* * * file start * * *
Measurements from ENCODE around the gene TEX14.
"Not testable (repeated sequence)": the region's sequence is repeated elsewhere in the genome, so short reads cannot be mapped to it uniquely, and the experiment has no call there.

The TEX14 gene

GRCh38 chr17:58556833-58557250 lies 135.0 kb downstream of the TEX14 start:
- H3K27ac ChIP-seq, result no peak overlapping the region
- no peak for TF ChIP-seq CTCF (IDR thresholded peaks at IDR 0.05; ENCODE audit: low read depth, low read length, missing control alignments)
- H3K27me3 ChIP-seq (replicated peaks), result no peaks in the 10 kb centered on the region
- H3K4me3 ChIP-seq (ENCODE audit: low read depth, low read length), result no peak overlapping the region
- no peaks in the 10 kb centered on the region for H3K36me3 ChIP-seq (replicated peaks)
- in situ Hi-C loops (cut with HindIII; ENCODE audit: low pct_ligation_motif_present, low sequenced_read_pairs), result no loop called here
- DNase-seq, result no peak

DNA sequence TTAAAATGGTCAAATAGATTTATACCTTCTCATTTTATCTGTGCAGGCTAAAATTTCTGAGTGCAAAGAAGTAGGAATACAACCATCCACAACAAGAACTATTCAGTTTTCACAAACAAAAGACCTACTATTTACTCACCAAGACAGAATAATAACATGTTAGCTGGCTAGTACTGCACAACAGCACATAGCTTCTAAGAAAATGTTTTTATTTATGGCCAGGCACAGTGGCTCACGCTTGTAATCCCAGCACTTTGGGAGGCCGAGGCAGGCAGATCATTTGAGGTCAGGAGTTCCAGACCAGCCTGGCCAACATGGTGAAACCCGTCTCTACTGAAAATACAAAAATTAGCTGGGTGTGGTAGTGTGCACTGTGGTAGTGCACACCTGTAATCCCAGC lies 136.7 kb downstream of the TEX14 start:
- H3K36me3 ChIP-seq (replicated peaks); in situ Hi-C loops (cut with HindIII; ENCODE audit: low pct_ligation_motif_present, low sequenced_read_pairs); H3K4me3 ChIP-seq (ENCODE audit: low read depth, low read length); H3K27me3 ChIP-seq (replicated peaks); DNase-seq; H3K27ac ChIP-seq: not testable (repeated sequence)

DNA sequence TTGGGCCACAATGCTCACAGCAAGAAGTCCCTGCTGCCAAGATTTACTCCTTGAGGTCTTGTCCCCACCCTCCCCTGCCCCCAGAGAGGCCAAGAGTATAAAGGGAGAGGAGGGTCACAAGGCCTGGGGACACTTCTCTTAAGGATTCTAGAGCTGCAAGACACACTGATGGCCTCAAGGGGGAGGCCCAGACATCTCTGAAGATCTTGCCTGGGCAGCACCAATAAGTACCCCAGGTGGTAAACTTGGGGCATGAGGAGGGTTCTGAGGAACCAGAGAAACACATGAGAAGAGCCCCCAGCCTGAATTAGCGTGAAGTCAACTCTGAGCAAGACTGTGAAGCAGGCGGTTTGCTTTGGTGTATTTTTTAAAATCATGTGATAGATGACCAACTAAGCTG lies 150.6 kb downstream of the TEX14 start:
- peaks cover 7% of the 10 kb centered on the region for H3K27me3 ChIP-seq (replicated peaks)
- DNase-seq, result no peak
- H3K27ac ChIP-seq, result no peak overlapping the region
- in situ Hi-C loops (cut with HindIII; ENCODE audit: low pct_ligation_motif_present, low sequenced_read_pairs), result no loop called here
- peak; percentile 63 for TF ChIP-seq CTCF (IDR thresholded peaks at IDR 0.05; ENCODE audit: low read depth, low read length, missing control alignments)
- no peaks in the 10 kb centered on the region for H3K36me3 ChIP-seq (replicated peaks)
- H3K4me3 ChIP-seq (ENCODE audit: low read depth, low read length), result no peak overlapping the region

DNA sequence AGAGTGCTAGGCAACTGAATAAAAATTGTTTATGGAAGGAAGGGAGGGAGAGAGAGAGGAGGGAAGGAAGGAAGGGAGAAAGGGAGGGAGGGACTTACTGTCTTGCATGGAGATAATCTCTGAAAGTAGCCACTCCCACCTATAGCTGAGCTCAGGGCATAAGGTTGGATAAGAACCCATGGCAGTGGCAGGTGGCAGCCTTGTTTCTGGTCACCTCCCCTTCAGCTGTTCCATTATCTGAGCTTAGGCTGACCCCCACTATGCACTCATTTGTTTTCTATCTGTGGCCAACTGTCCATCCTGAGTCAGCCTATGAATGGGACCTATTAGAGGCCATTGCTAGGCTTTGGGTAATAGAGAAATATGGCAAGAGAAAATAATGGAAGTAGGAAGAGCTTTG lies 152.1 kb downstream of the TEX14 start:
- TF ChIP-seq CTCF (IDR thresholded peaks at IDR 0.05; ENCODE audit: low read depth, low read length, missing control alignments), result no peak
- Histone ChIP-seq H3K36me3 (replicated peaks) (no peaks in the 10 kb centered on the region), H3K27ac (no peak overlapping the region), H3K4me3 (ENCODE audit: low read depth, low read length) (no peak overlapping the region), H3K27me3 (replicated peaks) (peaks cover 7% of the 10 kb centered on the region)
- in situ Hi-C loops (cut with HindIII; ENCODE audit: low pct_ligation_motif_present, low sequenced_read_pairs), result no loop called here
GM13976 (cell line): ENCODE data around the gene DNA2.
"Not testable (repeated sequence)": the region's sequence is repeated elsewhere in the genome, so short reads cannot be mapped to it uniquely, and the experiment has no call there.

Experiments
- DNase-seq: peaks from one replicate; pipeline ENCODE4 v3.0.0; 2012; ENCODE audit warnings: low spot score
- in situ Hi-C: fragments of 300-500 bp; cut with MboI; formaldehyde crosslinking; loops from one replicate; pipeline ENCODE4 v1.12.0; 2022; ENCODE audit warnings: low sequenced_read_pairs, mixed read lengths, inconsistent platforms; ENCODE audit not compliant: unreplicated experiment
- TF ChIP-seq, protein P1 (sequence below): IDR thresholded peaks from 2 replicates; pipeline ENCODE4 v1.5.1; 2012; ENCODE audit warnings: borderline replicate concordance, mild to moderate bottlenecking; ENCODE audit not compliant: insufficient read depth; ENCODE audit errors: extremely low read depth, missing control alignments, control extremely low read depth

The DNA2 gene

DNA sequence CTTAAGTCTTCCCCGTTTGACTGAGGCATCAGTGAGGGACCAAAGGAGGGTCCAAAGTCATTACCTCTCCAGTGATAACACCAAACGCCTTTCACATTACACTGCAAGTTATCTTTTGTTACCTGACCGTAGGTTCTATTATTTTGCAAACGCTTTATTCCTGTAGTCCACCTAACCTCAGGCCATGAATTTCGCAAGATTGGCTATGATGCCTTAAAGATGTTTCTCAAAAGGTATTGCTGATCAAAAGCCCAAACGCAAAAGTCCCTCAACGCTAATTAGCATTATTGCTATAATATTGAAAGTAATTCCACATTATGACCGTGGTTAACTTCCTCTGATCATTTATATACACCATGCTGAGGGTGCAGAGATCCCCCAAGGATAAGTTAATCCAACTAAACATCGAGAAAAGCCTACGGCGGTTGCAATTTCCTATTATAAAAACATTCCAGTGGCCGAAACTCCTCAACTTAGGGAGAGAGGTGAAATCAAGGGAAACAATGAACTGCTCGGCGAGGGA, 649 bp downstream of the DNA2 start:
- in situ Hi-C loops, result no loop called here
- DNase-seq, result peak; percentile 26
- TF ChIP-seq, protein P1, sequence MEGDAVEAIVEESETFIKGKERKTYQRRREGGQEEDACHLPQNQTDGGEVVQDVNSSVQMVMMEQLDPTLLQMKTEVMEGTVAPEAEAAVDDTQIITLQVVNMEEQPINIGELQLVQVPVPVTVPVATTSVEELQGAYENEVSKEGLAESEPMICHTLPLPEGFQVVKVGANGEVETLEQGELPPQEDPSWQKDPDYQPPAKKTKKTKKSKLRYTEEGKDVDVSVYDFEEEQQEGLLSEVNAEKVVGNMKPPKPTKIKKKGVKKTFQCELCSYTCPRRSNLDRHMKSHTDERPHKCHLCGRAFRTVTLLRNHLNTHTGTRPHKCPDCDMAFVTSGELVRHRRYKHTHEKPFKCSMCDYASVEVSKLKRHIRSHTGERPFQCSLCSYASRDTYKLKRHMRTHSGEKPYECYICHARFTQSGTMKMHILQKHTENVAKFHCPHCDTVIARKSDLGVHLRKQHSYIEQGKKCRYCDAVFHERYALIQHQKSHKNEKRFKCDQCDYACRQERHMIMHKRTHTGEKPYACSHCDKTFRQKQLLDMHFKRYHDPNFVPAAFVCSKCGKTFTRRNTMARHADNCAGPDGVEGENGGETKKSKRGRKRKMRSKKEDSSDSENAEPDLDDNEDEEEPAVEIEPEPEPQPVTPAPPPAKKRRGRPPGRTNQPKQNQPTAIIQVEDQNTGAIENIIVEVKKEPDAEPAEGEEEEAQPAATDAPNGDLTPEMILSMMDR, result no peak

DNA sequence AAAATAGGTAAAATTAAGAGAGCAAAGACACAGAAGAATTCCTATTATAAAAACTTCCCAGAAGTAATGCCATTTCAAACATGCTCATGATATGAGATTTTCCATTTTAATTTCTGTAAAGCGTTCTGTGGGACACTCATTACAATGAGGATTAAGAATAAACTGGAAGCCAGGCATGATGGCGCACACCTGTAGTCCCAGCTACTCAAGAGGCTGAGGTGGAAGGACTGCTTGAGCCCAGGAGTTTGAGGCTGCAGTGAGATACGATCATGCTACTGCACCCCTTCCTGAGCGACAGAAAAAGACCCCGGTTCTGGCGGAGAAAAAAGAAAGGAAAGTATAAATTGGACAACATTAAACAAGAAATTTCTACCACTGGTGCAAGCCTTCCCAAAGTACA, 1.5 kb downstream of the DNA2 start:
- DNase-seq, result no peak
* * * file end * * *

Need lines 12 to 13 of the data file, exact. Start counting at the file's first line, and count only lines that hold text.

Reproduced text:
DNA sequence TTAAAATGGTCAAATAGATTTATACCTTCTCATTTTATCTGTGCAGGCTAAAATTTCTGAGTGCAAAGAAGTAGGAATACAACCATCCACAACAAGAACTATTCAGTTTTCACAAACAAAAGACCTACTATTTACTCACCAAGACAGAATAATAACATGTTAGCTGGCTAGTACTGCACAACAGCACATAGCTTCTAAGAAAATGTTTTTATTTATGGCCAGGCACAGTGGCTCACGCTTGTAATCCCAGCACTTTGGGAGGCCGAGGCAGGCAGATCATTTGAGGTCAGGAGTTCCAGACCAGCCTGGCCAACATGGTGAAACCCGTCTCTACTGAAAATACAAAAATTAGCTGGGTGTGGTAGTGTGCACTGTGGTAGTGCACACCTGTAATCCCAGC lies 136.7 kb downstream of the TEX14 start:
- H3K36me3 ChIP-seq (replicated peaks); in situ Hi-C loops (cut with HindIII; ENCODE audit: low pct_ligation_motif_present, low sequenced_read_pairs); H3K4me3 ChIP-seq (ENCODE audit: low read depth, low read length); H3K27me3 ChIP-seq (replicated peaks); DNase-seq; H3K27ac ChIP-seq: not testable (repeated sequence)